The holiday season is upon us — like Mario on Princess Peach — and it’s time to get a special gift for the gamer in your life. Unfortunately, you may have no idea what titles he or she already owns, nor the gaming console of choice.
If video game gift-giving makes you feel like Pac-Man with no power pellets, never fear: Our list of gaming-related items is here. Instead of buying a typical game disc or download (which the recipient may not want, or may already have), consider surprising your turtle-jumping, tomb-raiding, dot-munching loved one with one of the following peripheral presents.
Pac-Man Connect and Play
Released to celebrate Pac-Man’s 35th anniversary, this nifty gadget plugs directly into most any TV set and includes 12 old-school arcade games, mostly mazes and shooters: Pac-Man, Pac-Man Plus, Bosconian, Galaxian, Mappy, Super Pac-Man, Galaga, Dig Dug, New Rally X, Pac & Pal, Xevious and Pac-Man 256, the last of which lets fans play the 256th board in Pac-Man, when the coin-op classic would famously freeze.
Ms. Pac-Man is noticeably absent, and the joystick isn’t as sturdy or as sure as that on a real arcade cabinet, but this will make any Pac-Fan smile. (The cord can be stored in the controller for a streamlined look.)
Where to shop: Wal-Mart, www.toysrus.com.
‘Legend of Zelda’ Link Robe
Give the green gift of comfort with this one-size-fits-most-adults Link bathrobe, which features a pointed hood, a removable brown belt, two pockets (for snacks, magic potions and the like) and a decorative shield on the back. Perfect for marathon gaming sessions (there’s no time to get dressed or even go to work when there are kingdoms to conquer and princesses to rescue), it’s made of 100 percent polyester, so it should last through many adventures.
Non-Zelda fans will be none the wiser when you tell them it’s a Green Arrow or Robin Hood robe.
Where to shop: www.thinkgeek.com.
‘Mario Kart 8’ GO!!! Racing System
The “Mario Kart” series, which began with Super Mario Kart (1992) on the Super NES and continues today with Mario Kart 8 on the Wii U, features some of the most popular racing video games ever made. A natural extension of the franchise is this super-cool slot-car racing kit, which includes a lap counter, a pair of controllers, Mario and Toad in their respective racers and a twisting, turning, infinity-shaped track.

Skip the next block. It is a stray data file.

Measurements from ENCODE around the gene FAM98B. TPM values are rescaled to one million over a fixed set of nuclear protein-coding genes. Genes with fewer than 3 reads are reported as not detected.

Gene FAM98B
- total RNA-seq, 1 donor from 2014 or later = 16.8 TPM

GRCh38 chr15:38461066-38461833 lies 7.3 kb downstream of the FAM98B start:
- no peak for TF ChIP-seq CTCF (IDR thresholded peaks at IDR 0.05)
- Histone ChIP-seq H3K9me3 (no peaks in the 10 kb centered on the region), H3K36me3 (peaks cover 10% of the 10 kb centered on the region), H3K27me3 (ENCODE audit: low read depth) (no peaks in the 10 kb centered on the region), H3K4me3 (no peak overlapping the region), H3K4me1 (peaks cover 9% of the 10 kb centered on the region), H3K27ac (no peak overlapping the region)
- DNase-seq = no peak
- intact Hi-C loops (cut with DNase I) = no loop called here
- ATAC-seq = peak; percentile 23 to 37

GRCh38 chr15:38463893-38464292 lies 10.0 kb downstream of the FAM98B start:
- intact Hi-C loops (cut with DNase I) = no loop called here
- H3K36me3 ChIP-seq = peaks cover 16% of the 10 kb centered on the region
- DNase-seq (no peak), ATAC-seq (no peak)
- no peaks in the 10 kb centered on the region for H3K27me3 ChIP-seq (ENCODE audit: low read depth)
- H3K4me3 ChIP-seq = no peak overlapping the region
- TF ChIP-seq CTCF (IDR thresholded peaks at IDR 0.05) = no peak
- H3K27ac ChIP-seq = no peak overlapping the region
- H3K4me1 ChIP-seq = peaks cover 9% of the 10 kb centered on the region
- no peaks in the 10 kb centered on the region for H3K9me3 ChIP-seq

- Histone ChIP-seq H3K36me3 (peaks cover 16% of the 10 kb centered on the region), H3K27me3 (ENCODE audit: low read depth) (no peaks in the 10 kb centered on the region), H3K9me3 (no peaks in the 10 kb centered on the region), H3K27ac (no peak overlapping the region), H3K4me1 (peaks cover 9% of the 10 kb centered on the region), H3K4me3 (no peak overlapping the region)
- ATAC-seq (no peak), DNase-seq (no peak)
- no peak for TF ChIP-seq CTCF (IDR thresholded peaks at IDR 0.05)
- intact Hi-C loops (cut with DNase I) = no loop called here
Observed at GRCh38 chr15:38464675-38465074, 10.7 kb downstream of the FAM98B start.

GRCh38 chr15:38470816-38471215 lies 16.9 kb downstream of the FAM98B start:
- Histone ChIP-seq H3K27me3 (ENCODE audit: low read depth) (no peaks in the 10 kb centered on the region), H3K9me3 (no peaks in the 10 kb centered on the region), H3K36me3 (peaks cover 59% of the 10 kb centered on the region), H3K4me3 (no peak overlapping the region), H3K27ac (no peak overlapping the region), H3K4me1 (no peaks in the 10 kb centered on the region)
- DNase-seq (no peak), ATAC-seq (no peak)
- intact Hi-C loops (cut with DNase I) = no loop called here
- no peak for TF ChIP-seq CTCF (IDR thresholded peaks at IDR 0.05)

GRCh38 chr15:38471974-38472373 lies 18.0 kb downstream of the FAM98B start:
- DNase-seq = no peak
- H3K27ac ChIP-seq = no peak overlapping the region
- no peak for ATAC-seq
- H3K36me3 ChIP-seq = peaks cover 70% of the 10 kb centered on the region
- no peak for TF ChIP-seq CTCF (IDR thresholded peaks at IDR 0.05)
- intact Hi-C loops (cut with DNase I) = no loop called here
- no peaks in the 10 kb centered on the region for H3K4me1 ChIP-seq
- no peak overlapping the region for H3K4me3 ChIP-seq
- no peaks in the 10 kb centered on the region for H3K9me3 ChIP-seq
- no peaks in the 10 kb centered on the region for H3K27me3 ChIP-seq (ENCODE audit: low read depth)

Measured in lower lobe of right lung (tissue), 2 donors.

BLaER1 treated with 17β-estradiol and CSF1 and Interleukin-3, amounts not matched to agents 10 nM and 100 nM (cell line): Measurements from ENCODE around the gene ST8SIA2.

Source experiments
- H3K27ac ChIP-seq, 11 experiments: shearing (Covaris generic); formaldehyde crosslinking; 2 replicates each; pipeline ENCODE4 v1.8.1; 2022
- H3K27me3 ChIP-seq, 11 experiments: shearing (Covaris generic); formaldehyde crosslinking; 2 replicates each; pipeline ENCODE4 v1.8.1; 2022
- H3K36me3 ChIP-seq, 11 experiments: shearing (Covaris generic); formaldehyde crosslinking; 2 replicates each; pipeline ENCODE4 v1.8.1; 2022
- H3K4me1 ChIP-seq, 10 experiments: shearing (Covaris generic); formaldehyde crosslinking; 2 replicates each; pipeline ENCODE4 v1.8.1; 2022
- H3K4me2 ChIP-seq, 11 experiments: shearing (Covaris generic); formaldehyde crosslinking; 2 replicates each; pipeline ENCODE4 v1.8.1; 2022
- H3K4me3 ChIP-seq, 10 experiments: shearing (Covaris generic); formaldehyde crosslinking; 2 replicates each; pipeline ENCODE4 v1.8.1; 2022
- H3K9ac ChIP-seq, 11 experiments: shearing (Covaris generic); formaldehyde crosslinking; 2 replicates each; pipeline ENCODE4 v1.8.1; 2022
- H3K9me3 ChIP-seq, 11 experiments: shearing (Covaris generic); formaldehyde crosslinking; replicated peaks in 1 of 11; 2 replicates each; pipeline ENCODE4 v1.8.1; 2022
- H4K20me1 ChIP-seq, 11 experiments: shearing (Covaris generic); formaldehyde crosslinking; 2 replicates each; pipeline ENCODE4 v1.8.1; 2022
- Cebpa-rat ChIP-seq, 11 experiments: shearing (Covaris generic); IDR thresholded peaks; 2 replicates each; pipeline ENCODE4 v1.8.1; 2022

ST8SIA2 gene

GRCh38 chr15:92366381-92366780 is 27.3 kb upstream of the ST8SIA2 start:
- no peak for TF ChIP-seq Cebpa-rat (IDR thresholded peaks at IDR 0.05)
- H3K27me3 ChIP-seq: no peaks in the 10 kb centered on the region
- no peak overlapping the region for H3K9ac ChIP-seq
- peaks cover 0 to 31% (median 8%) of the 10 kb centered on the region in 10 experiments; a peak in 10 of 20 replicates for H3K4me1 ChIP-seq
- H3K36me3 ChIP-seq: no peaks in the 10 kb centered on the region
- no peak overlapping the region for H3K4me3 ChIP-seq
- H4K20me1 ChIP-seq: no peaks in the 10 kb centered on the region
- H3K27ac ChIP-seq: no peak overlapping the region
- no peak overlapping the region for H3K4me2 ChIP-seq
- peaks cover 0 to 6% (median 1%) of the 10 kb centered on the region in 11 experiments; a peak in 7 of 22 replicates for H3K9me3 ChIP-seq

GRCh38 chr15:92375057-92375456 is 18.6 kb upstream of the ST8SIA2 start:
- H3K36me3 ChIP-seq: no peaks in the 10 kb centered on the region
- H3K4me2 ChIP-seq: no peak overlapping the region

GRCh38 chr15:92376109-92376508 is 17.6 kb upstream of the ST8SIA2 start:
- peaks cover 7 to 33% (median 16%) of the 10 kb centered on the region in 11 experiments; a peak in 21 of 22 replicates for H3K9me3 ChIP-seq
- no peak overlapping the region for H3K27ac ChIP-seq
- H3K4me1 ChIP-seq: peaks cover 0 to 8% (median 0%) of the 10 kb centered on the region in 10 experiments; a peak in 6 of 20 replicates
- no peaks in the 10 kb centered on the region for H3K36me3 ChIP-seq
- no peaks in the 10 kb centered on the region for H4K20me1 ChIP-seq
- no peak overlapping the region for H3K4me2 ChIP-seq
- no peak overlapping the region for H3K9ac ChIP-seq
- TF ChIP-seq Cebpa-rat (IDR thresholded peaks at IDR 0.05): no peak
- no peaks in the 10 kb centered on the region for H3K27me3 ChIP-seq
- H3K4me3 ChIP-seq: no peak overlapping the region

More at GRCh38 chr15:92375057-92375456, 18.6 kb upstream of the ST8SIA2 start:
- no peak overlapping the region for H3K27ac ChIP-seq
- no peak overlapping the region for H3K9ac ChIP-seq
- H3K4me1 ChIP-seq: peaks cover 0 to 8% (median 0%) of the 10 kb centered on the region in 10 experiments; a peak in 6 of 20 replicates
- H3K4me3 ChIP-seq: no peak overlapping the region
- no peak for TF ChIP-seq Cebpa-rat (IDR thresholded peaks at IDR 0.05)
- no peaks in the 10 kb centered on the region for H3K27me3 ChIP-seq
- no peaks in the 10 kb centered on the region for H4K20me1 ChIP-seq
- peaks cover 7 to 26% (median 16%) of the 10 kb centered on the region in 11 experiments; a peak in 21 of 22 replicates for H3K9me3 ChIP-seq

The set is recommended for children age 8 and up, but parents and grandparents who played with slot cars during the toy’s heyday of the 1960s and ’70s will enjoy it as well. This is a great way to spend some family time together away from screens.
Where to shop: Hobby Lobby.
Nintendo’s cute, colorful Amiibo figurines are compatible with certain titles for the Wii U and 3DS, unlocking bonus content and features (such as costumes and weapons) in those games. Even if the person you’re buying a gift for doesn’t have a Wii U or 3DS, Amiibo figurines are cool collectibles and make for great game-room decorations.
There are numerous Amiibo designs, including iconic characters like Donkey Kong, Mario, Pac-Man, Pikachu, Princess Peach, Sonic the Hedgehog and Zelda.
Where to shop: Best Buy, Fry’s Electronics, GameStop, Target, Wal-Mart, Toys R Us.
‘Angry Video Game Nerd: The Movie’
Screenwave Media, $19.99 (DVD), $24.99 (Blu-ray)
Whether hardcore or casual, most gamers who are also film fans have seen such big-budget pictures as Pixels and Wreck-It Ralph. However, there’s a thriving indy video game movie scene as well, exemplified by such fun but relatively obscure features as Nintendo Quest and King of the Arcades.
A standout in this category is Angry Video Game Nerd: The Movie (starring YouTube sensation James Rolfe), which is noteworthy not for its quality but for its lack thereof. Adult in the most juvenile sense of the word (Rolfe is famous for his expletive-laden tirades), the movie is so bad it’s good. Call it Plan 9 From Outer Space for the vid-kid generation.
Where to shop: Amazon.com.
‘Game On! 2016: All the Best Games: Awesome Facts and Coolest Secrets’